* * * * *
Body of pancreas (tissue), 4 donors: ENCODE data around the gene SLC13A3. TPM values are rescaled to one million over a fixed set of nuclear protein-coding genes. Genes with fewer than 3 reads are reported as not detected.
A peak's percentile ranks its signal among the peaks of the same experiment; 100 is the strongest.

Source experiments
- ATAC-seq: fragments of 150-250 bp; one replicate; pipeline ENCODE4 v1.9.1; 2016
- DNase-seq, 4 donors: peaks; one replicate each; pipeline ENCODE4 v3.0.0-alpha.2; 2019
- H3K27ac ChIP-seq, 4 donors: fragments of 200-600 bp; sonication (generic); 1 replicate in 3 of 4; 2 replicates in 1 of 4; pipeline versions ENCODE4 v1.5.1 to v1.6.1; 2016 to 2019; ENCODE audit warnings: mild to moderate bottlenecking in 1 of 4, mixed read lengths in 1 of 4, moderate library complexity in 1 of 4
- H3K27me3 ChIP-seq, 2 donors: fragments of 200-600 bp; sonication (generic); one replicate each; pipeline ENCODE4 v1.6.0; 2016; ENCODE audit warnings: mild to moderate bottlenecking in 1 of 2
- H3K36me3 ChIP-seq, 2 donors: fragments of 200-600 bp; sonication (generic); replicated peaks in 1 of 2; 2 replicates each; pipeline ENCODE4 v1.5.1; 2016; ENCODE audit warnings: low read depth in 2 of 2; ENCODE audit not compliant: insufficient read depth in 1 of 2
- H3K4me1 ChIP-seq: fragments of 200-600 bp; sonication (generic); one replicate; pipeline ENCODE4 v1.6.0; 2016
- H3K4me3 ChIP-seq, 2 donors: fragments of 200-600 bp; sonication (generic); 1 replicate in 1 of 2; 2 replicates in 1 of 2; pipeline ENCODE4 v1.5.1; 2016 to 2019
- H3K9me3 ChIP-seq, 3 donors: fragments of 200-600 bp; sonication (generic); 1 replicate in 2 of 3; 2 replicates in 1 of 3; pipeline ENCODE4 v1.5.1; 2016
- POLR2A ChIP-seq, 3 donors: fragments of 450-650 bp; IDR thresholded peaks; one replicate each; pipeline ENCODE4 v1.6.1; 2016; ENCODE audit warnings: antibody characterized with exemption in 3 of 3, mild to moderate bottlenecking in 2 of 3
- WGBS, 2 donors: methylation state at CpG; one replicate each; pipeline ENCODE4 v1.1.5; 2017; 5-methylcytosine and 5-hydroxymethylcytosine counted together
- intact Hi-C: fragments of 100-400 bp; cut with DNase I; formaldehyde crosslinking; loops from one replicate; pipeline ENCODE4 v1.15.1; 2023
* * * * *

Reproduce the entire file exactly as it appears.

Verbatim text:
Body of pancreas (tissue), 4 donors: ENCODE data around the gene SLC13A3. TPM values are rescaled to one million over a fixed set of nuclear protein-coding genes. Genes with fewer than 3 reads are reported as not detected.
A peak's percentile ranks its signal among the peaks of the same experiment; 100 is the strongest.

Source experiments
- ATAC-seq: fragments of 150-250 bp; one replicate; pipeline ENCODE4 v1.9.1; 2016
- DNase-seq, 4 donors: peaks; one replicate each; pipeline ENCODE4 v3.0.0-alpha.2; 2019
- H3K27ac ChIP-seq, 4 donors: fragments of 200-600 bp; sonication (generic); 1 replicate in 3 of 4; 2 replicates in 1 of 4; pipeline versions ENCODE4 v1.5.1 to v1.6.1; 2016 to 2019; ENCODE audit warnings: mild to moderate bottlenecking in 1 of 4, mixed read lengths in 1 of 4, moderate library complexity in 1 of 4
- H3K27me3 ChIP-seq, 2 donors: fragments of 200-600 bp; sonication (generic); one replicate each; pipeline ENCODE4 v1.6.0; 2016; ENCODE audit warnings: mild to moderate bottlenecking in 1 of 2
- H3K36me3 ChIP-seq, 2 donors: fragments of 200-600 bp; sonication (generic); replicated peaks in 1 of 2; 2 replicates each; pipeline ENCODE4 v1.5.1; 2016; ENCODE audit warnings: low read depth in 2 of 2; ENCODE audit not compliant: insufficient read depth in 1 of 2
- H3K4me1 ChIP-seq: fragments of 200-600 bp; sonication (generic); one replicate; pipeline ENCODE4 v1.6.0; 2016
- H3K4me3 ChIP-seq, 2 donors: fragments of 200-600 bp; sonication (generic); 1 replicate in 1 of 2; 2 replicates in 1 of 2; pipeline ENCODE4 v1.5.1; 2016 to 2019
- H3K9me3 ChIP-seq, 3 donors: fragments of 200-600 bp; sonication (generic); 1 replicate in 2 of 3; 2 replicates in 1 of 3; pipeline ENCODE4 v1.5.1; 2016
- POLR2A ChIP-seq, 3 donors: fragments of 450-650 bp; IDR thresholded peaks; one replicate each; pipeline ENCODE4 v1.6.1; 2016; ENCODE audit warnings: antibody characterized with exemption in 3 of 3, mild to moderate bottlenecking in 2 of 3
- WGBS, 2 donors: methylation state at CpG; one replicate each; pipeline ENCODE4 v1.1.5; 2017; 5-methylcytosine and 5-hydroxymethylcytosine counted together
- intact Hi-C: fragments of 100-400 bp; cut with DNase I; formaldehyde crosslinking; loops from one replicate; pipeline ENCODE4 v1.15.1; 2023